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Flashcards in SPINE Deck (26)
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1
Q

SCOLIOSIS

Idiopathic (80%)

A
  1. Congenital—0–3 years, M>F. Left side convex. Usually regresses.
  2. Juvenile—4–9 years, females. Right side convex. Usually
    progresses.
  3. Adolescent—females. Right-sided thoracic convexity. Progressive if
    the Cobb angle at skeletal maturity is >30 degrees. If <30 degrees,
    the chance of progression is only 5%.
2
Q

SCOLIOSIS
Congenital anomalies (10%)
2

A

Progressive in 75% of patients.
1. Vertebral—failure of formation (wedge-shaped vertebrae, hemivertebrae, butterfly vertebrae),
Failure of segmentation (unilateral bar)
Mixed anomalies.

  1. Neurological—
    Chiari malformation, syringomyelia, tethered cord, diastematomyelia.
3
Q

SCOLIOSIS

Other causes 6

A
  1. Developmental dysplasias—diffusely involve multiple bones, e.g.
    achondroplasia, neurofibromatosis, osteogenesis imperfecta.
  2. Neuromuscular—cerebral palsy, spinocerebellar degeneration,
    poliomyelitis, muscular dystrophies (e.g. Duchenne).
  3. Tumour-related—osteoid osteoma, osteoblastoma, aggressive
    haemangioma, intraspinal tumours. Usually painful.
  4. Degenerative—acquired secondary to degenerative spondylosis.
    Most common in lumbar spine.
  5. Posttraumatic.
  6. Infection.
4
Q

SOLITARY COLLAPSED VERTEBRA
NB: vertebra plana = almost complete loss of anterior and
posterior vertebral body height.

A
  1. Osteoporosis—generalized osteopenia. Coarsened trabecular
    pattern in adjacent vertebrae due to resorption of secondary
    trabeculae.
  2. Neoplastic disease.
    (a) Metastasis—breast, lung, prostate, kidney and thyroid
    account for most patients with a solitary spinal metastasis. The
    disc spaces are preserved until late. The bone may be lytic,
    sclerotic or mixed ± pedicle destruction.
    (b) Multiple myeloma/plasmacytoma—a common site, especially
    for plasmacytoma. May mimic an osteolytic metastasis or be
    expansile and resemble an aneurysmal bone cyst.
    (c) Lymphoma—secondary > primary bone involvement.
  3. Trauma.
  4. Infection—with destruction of vertebral endplates and adjacent
    disc spaces. TB, in particular, can cause vertebra plana with relative
    preservation of the discs.
  5. Eosinophilic granuloma—commonest cause of solitary
    vertebra plana in childhood. The posterior elements are usually
    spared.
  6. Benign tumours—haemangioma, GCT and ABC.
  7. Paget’s disease—diagnosis is difficult when a solitary vertebra
    is involved. Neural arch is involved in most cases. Hallmarks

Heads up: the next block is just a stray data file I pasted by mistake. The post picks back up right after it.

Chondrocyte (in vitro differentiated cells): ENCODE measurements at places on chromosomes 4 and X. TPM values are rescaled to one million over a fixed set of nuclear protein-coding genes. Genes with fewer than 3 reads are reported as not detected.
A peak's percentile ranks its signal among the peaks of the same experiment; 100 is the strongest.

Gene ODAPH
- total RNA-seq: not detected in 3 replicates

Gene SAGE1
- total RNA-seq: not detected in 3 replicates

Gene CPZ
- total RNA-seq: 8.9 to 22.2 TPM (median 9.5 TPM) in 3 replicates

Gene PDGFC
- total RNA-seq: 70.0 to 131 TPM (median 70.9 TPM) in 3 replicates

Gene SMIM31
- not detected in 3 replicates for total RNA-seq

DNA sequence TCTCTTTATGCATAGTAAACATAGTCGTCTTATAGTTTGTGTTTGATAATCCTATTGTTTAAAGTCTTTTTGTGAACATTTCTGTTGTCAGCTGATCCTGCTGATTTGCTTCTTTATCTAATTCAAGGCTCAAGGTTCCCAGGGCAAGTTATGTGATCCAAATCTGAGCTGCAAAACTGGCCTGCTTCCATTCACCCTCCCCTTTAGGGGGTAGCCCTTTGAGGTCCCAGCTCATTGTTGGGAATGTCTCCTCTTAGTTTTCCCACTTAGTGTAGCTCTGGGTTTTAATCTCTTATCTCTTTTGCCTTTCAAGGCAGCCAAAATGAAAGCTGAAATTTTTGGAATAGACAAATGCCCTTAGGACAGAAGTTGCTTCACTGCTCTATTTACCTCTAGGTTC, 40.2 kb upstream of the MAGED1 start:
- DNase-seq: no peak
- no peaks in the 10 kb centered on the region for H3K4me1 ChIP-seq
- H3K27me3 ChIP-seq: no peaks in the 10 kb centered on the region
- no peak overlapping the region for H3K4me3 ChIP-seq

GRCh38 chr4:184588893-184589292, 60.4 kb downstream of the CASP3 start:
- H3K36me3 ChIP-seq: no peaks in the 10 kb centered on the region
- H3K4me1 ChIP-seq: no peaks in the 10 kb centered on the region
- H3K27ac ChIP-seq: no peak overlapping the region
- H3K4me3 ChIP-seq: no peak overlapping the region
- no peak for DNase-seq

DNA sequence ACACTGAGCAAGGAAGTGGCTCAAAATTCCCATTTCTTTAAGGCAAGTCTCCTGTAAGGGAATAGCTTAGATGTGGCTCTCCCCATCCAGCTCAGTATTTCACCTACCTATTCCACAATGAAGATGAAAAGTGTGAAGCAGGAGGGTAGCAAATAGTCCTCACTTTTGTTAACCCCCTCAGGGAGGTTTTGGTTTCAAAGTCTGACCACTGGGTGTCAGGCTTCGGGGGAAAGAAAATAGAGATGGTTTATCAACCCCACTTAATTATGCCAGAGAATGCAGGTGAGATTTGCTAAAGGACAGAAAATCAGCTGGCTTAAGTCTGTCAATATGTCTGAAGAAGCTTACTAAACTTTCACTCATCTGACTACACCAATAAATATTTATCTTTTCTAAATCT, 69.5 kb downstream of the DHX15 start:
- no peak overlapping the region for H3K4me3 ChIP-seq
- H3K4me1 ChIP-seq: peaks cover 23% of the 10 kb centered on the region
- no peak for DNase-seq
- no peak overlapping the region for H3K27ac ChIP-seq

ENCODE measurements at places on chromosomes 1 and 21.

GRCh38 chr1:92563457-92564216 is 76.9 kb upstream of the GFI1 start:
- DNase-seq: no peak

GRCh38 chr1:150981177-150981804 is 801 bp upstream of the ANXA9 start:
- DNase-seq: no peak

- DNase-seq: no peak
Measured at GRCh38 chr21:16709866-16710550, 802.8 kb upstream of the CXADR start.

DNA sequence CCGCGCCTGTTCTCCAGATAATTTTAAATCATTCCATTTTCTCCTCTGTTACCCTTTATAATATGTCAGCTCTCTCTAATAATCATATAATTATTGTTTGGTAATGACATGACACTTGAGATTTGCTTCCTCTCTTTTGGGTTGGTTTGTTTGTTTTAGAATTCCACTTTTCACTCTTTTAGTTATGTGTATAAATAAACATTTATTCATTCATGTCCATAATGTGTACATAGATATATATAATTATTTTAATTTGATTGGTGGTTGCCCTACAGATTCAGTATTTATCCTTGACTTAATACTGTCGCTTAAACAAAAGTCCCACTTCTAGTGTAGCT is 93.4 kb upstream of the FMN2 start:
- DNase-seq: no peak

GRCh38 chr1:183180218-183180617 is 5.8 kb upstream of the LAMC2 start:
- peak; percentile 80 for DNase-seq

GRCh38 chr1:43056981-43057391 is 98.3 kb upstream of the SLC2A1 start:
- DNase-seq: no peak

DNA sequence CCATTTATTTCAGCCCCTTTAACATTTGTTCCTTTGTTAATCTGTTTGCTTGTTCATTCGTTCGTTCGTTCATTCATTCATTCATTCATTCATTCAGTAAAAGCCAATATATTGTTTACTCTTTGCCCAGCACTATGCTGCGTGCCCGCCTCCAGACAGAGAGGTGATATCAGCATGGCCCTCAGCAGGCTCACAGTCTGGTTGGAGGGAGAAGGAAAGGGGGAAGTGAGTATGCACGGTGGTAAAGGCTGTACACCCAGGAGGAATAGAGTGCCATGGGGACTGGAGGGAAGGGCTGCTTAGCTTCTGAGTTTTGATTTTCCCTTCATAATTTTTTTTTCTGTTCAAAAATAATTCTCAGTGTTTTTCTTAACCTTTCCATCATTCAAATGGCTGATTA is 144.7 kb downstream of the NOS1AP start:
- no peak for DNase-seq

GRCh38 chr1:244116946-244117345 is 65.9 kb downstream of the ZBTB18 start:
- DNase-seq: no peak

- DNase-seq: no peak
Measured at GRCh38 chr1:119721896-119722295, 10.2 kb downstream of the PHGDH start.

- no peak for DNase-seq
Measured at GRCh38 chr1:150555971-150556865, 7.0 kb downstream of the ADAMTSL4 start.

are trabecular coarsening and bone expansion. If other
    noncollapsed vertebrae are affected, then diagnosis becomes
    much easier.
5
Q

MULTIPLE COLLAPSED VERTEBRAE

11

A
  1. Osteoporosis.
  2. Neoplastic disease—most commonly multiple myeloma,
    leukaemia and lymphoma. Disc spaces are usually preserved until
    late. Paravertebral soft-tissue mass is more common in myeloma
    than metastases.
  3. Trauma—unusual to involve >2–3 levels. Visible cortical
    discontinuity and angular deformity.
  4. Scheuermann’s disease/juvenile kyphosis—children and young adults; wedging of ≥3 adjacent vertebrae in the lower thoracic spine with irregular
    endplates, disc space narrowing and kyphosis.thoracic spine kyphosis >40° (normal 25-40°) or thoracolumbar spine kyphosis >30°
  5. Infection—destruction of endplates adjacent to a destroyed disc.
  6. Langerhans cell histiocytosis—children and adolescents. Disc spaces often enlarged.
  7. Sickle cell anaemia—characteristic step-like depression centrally
    in the endplates, resulting in H-shaped vertebrae. Small calcified spleen may be visible on plain film.
  8. Gaucher disease—also causes H-shaped vertebrae, but the spleen is typically enlarged. Also associated with other pathological fractures, AVN and Erlenmeyer flask deformity.
  9. Osteogenesis imperfecta—osteopenia with multilevel compression fractures.
  10. Osteomalacia—coarse trabeculae with “fuzzy” demineralization.
  11. Hyperparathyroidism—subperiosteal bone resorption and brown tumours
6
Q

EROSION, DESTRUCTION OR ABSENCE OF

A PEDICLE

A
  1. Metastasis—lumbar > thoracic > cervical, but neural compression
    is most common at thoracic level due to a smaller spinal canal.
  2. Multiple myeloma.
  3. Intraspinal tumours—e.g. ependymoma, nerve sheath tumours.
    Usually cause erosion or flattening of pedicles + widening of the
    interpedicular distance.
  4. TB* and other infections.
  5. Radiotherapy.
7
Q

SOLITARY DENSE PEDICLE

6 + other

A
  1. Osteoblastic metastasis—no change in size.
  2. Osteoid osteoma—some enlargement of the pedicle ± radiolucent
    nidus ± scoliosis.
  3. Bone island.
  4. Secondary to unilateral spondylolysis—stress-induced sclerosis of
    the contralateral pedicle.
  5. Congenitally absent/hypoplastic contralateral posterior elements.
  6. Osteoblastoma—lucent nidus is larger than osteoid osteoma
    (>2 cm), therefore usually presents as a lucency with a sclerotic
    margin rather than a purely sclerotic pedicle.
  7. Other sclerotic bone lesions—e.g. Paget’s disease, fibrous
    dysplasia, sarcoidosis, tuberous sclerosis.
8
Q

ENLARGED VERTEBRAL BODY

A

Generalized
1. Gigantism—occurs prior to growth plate fusion.
2. Acromegaly—particularly in AP dimension, with widened disc
spaces, osteopenia and posterior vertebral body scalloping.

Local (single or multiple)